The Rainbox

By Christopher Owen

In the lush wet forests
of the sacred world,
Strange Powers are at work,
Taming, caging, shaping, making,
binding the forces together.

The sum total of their energies
were combined
to give the artifact life,
Until mewling, breathing, shouting, weeping,
the object finally awoke.

Mind alive to the smallest sound,
It cast its sensenets wide,
Touching, feeling, tasting, seeing,
Learning the world of its heart.

Strangers stepped
into the domain,
broke the taboos on the land,
Careless, heartless, unknown quantities,
To be examined from afar.

A humanoid stepped from the blue cuboid. She was small and female - this much the artifact knew from its parameters. It had been programmed to recognize its children. However, there were anomalies - the figure did not correlate exactly with the model superimposed on its neural web. A second figure appeared - larger and male. He was using a device alien to the artifact. Inorganic - and therefore of a higher level of technology than that allowed for. It would have to wait and observe - alter its programming to deal with the new situation.

‘Nice place for a holiday I suppose. The weather's an improvement on Brighton.’

‘I did warn you not to go swimming.’

‘In that sludgedump? If you remember it wasn't my choice. Where are we anyway?’

‘A sparsely inhabited planet. In a few years it will be noted for its wide variety of flora and fauna. All untouched as a result of an enlightened ecology programme.’

‘Anything dangerous?’

‘If I said yes, you would be worried, and if I said no you would be disappointed. So let's keep it a surprise.’

‘Some holiday.’

‘We are at a point in the planet's development just prior to the arrival of the first explorers. I have a job to do.’

‘Saving the universe again?’

‘Only a small part. A minor adjustment really. Why don't you go exploring? We'll only be here once, and you won't find these plants in the Kensington gardens.’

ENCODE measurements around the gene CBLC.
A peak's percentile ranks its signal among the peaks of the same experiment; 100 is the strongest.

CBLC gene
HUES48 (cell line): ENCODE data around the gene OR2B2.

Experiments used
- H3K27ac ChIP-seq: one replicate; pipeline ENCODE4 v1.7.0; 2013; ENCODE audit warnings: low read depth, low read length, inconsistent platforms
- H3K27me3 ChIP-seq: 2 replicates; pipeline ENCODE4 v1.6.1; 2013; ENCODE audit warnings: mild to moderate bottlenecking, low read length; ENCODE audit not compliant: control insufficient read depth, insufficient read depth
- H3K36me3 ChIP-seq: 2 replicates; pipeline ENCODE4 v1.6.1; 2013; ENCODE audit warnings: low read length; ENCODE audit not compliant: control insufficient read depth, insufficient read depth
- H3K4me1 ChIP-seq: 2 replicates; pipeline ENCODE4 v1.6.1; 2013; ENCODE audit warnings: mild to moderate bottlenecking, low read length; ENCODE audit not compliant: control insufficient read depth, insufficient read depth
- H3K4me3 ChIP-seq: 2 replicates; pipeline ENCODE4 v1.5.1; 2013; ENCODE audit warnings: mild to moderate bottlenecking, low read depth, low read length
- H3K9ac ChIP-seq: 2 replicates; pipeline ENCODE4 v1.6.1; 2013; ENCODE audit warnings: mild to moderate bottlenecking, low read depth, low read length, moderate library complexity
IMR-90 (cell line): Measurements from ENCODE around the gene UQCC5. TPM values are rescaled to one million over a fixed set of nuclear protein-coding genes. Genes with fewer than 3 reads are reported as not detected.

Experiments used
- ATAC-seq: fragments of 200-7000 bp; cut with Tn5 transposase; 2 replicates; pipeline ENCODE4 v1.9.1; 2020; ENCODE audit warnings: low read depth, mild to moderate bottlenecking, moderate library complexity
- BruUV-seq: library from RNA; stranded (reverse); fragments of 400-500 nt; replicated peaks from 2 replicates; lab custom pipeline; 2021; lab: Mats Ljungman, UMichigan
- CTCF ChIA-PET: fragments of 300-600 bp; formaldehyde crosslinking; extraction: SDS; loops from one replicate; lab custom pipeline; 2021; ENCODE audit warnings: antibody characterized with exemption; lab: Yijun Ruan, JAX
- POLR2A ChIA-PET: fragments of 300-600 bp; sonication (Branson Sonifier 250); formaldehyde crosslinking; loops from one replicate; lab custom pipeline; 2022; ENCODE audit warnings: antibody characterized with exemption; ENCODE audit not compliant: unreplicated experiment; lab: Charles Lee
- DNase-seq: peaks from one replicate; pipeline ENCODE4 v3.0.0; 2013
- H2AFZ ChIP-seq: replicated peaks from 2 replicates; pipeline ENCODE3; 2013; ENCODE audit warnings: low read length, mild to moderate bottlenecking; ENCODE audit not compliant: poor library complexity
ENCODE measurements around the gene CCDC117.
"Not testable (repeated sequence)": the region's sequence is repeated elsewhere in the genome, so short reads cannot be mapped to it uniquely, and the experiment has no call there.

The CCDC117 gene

Entering the midday twilight,
the steamy jungle heat,
Pushing forward through greenness
Sweating, driving, the wildlife thriving,
Birdcalls ringing in the ears.

A vibrant rainbow parrot chirps,
Its plumage held aloft,
Looking at her quizzically,
Questioning, testing, challenging, besting,
All with the blink of an eye.

Then the singing splendour is gone,
Departed like a flittering dream,
Reaching, striving, floating, diving,
Vanished from out of the gloom.

Advancing again up the blessed stair,
Roots giving way to rocks,
Hand over hand up the rock face,
Gripping, yelling, lungs expelling,
A shout of triumph at the top.

Poseidon descends,
a titanic cascade,
into an enchanted pool,
Crashing, clashing, droplets flashing,
Alive in the zenith sun.

She looks.
She sees.

A box lies under,
the fearsome caress,
images appearing in the black burnished glass,
forming, dissolving, combining, reforming,
water the oil for its canvas.

She considers.
She touches.

Electric ecstasy,
two minds are one,
dreams are instantly joined,
Hope, passion, fear, lust,
all emotions, arise and subside.

Circling, praying,
reality warping,
for green is the joy of the dawn,
Harping, hooting, all life singing,
Worship to spirits of earth.

Falling, crying,
fears not dying,
for grey is the sorrow of night,
Boasting, pretending, false honour defending,
All revealed in cold lonely light.

She knows.
She understands.


And she is alone.
Or maybe not quite.

The parrot perches,
with a curious eye,
and suddenly all is well,
Singing, dancing, on the rocks prancing,
She celebrates salvation from hell.

The humanoids were leaving. The artifact accepted that as inevitable.

It had learned a lot from the female. And she had told him more would come. The proper ones. The ones its programming had prepared it for. But he had extended his knowledge beyond even that. To think that the ‘humans’ led such lonely, unhappy lives.

The humanoids were about to depart. It awoke the sensenet once more. It had a desire to know what they were saying, in their primitive so-called ‘speech’.

‘Find anything exciting, Ace?’

‘No. Not really. But it would make a good place for a holiday.’

The artifact was unsure, but it believed its visual senses caught a smile on the male's face.

This item appeared in Timestreams 4 (April 1992).

Index nodes: Fiction